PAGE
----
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Get Ready For Business After The Recession - Part 2

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Part 2: How to capitalize on the three trends that were transforming the luxury home furnishings market - even before the recession hit.

In the June/July issue of FURNITURE WORLD Magazine we brought you up to date on the latest research available on the luxury market for home furnishings (If you missed it, visit the marketing management article archives on the www.furninfo.com website). Now you are ready to look at what Unity Marketing's Home Furnishings and Décor Report 2008 does best: Translate the data into information that furniture executives can use to find a pathway to success in the future.

Someone once said to me that a good market research report must give you three things: The What, the So-What, and the the Now-What. In the first part of this series we shared the latest research (the what) and also why the findings matter to furniture retailers and product executives (the so what). Now it is time to look at actions you can take today so that you will thrive in the emerging economy that will arise after the recession (the now what).

But know this first: once the recession ends, the luxury market is never going back to the way it was before.

Never The Same Again

A lot of people are enjoying the illusion that once the recession ends, everything will go back to 'business as usual.' It would be nice to return to those heady days of the luxury boom, but that won't happen. Unity Marketing has identified three trends that were transforming the luxury consumer market even before the recession hit. Today's recession is actually the tipping point that is intensifying the long term effects of these trends. The three trends are:

  • A new frugality in the mindset and behavior of luxury consumers.
  • The emergence of a new type of consumer who simply doesn't see luxury as a part of their lifestyle.
  • The evolution of a caring, sharing, saving, culture.

These trends will mean big changes for luxury furniture marketers and retailers not just today, but tomorrow. Once the current economic crisis is resolved, a more conservative, careful affluent shopper with a temperate approach to luxury goods and luxury brands will remain.

After all, the affluent didn't get affluent by spending all their money. Their affluence came from careful management of their resources. This current recession has hit the affluent especially hard since they have been largely using their perceived wealth rather than their real incomes to support their luxury lifestyles. Thus as the value of their homes tanked and their stock portfolios fell through the floor, they are being forced to make sacrifices which are bringing them back to their senses. As a result, marketers and retailers who sell to the affluent consumer will face a new, more careful, selective and thoughtful shopper in the future.

What can furniture marketers and retailers do today to get ready for life after the recession?
Since there is virtually nothing that you can do about the current economic crisis, which is primarily due to problems in the nation's housing and banking sectors, you must wait it out like everybody else through this difficult period. But while you are waiting for a turn around on a national scale, there are steps that can be taken to help you through this period.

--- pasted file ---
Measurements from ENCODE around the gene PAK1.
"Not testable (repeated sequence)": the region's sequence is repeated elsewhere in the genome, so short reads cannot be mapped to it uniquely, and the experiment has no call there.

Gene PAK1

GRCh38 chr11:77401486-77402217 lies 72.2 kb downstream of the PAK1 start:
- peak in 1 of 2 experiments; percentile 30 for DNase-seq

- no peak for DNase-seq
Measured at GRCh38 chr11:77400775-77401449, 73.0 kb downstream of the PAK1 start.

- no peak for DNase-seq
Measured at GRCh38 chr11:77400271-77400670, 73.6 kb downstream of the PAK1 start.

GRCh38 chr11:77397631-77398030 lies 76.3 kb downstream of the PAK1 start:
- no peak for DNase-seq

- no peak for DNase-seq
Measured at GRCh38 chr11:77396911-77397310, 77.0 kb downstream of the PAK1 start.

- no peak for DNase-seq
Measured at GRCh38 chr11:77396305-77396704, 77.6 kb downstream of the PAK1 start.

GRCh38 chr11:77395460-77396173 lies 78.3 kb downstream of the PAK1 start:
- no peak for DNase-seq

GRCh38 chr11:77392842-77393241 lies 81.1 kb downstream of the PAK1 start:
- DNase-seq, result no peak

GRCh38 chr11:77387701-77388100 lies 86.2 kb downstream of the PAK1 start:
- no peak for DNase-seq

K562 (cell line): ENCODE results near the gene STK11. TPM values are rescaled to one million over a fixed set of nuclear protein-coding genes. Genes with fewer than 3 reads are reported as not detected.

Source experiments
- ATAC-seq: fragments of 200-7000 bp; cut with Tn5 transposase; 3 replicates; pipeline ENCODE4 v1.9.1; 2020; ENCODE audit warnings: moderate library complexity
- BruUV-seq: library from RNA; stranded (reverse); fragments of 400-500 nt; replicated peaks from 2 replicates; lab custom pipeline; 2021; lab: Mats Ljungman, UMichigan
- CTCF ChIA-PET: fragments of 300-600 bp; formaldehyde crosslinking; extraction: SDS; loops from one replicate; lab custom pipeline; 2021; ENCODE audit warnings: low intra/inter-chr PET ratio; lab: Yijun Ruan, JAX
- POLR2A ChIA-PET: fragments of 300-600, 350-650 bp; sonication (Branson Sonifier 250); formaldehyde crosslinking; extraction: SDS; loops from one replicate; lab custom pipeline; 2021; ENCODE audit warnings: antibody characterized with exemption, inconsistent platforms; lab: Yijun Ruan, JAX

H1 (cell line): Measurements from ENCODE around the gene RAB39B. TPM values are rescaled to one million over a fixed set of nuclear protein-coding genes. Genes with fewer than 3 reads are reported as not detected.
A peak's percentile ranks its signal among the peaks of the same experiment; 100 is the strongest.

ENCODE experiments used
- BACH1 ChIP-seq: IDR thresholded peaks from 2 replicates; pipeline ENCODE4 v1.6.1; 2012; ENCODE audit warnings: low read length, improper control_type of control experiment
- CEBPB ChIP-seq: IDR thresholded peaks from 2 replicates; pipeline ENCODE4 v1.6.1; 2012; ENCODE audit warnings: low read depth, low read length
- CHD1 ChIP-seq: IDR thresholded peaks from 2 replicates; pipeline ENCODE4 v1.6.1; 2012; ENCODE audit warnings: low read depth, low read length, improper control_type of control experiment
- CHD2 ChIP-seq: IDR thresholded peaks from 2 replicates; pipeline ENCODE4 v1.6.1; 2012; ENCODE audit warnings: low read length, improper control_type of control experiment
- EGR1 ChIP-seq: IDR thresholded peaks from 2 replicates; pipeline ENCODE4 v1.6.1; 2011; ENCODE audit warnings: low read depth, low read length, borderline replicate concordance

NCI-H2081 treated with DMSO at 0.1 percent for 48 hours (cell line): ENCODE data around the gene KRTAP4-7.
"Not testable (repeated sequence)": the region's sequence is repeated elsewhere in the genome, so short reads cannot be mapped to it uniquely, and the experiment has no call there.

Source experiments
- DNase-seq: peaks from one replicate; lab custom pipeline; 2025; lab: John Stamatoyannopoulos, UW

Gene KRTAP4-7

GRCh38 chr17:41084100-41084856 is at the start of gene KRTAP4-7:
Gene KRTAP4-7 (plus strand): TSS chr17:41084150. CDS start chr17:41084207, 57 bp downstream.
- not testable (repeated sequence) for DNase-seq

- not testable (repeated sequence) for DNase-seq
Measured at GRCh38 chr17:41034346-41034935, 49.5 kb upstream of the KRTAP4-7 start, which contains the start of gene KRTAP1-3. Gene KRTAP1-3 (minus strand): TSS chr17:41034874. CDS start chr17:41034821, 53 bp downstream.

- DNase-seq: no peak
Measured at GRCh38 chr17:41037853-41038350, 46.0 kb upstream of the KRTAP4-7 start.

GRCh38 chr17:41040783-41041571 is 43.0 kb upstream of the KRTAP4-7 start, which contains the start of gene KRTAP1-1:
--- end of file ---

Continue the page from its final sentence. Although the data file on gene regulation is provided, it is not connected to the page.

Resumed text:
So, with our eye to the future, here are some ways to get ready today to prosper in the luxury market after the recession ends.

Enhance the shopping experience – Give affluent shoppers what they want most

In Unity's latest home study, three factors were found to be most important to the affluent home consumers when it comes to the places where they like to shop. They highly value good prices, with an emphasis on stores that offer good value including those that have deep discounts and frequent sales. Therefore, furniture retailers need to communicate with their regular customers about special sales or discount offers, not just by advertising, but through personal invitations to shop delivered by mail, telephone or even better, by email. This will go far in attracting the best customers into stores.
Affluent furniture shoppers are also strongly

influenced by store merchandise. A retailer that offers a wide selection of high quality and attractive styles has a winning ticket for the luxury shopper. It is important to note that the home shopper favors attractive styles more than the latest trend-setting styles, so home merchants should avoid pushing their local customers too far too fast with new design trends, but stick to designs and styles that are in keeping with the preferences of the local community. Further, while stocking popular brands is important to these shoppers, the brands are not as important as product quality, selection and good price. None of this should be a surprise to FURNITURE WORLD readers.

Home shoppers are also strongly influenced by service features of the store. Retailers should work to enhance the level of service in their store, especially by having knowledgeable sales people who can help the customer realize their home decorating dreams. The store's return policy is also of critical importance to the home shopper. They want to be confident that an item that they buy to try out in their home can be returned for cash back or credit if it simply doesn't fit.

Home shoppers also look to the retail store for decorating inspiration so home retailers should make an effort to offer interesting merchandise displays that combine products, colors and styles in interesting and creative ways.

Affluent shoppers tend to be more mature, so work that demographic to your advantage
In the furniture market, income is not as good a predictor of high levels of spending as age. For example, in 2008 the ultra-affluent furniture buyers (the highest income segment at $250,000 and above) spent only about 1.5 times more than the lowest income segment (called the comfortable affluents at $100,000-$149,999). By contrast in terms of total luxury spending, the ultra-affluents spent more than three-times as much as the comfortable affluents.

What is more powerfully linked than income to one's likelihood to purchase a premium or luxury brand of furniture is age: those over 40 years old have a greater propensity to buy more luxurious items including the high-end luxury furniture brands. That means furniture retailers and marketers need to communicate differently about their products and brands depending upon the age of the shopper. For the more mature, messages that focus on quality, specifically the attributes that make a brand higher quality, such as workmanship, materials, engineering, and so forth, are called for. More mature consumers are more inclined to pay more for luxury quality, while younger consumers are less likely to find the luxury value propositions as compelling in their purchase equation.